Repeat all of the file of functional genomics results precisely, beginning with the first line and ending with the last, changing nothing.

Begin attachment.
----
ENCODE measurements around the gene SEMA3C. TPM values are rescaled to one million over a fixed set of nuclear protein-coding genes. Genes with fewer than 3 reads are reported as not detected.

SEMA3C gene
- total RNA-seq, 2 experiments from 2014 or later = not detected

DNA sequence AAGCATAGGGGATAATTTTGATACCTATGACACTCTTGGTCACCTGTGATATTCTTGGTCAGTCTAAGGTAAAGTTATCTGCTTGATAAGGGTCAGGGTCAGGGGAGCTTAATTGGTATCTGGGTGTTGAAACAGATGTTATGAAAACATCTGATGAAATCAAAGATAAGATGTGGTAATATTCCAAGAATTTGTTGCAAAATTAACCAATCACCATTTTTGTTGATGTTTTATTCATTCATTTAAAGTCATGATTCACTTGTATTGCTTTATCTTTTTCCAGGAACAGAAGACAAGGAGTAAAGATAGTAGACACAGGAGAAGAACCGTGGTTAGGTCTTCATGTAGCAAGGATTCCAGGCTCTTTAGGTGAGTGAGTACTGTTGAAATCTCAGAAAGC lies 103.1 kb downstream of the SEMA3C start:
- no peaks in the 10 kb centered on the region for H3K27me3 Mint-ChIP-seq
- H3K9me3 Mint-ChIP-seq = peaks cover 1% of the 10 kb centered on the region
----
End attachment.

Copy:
ENCODE measurements around the gene SEMA3C. TPM values are rescaled to one million over a fixed set of nuclear protein-coding genes. Genes with fewer than 3 reads are reported as not detected.

SEMA3C gene
- total RNA-seq, 2 experiments from 2014 or later = not detected

DNA sequence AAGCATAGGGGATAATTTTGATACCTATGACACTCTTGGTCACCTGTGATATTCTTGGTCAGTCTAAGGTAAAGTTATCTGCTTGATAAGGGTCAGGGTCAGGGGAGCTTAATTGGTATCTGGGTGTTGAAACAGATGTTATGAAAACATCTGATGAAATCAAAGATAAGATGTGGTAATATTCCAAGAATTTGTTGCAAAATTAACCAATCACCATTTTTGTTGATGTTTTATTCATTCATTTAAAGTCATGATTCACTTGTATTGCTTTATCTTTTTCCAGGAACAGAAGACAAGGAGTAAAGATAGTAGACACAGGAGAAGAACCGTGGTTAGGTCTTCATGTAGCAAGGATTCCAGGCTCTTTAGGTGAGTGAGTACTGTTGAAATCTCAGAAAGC lies 103.1 kb downstream of the SEMA3C start:
- no peaks in the 10 kb centered on the region for H3K27me3 Mint-ChIP-seq
- H3K9me3 Mint-ChIP-seq = peaks cover 1% of the 10 kb centered on the region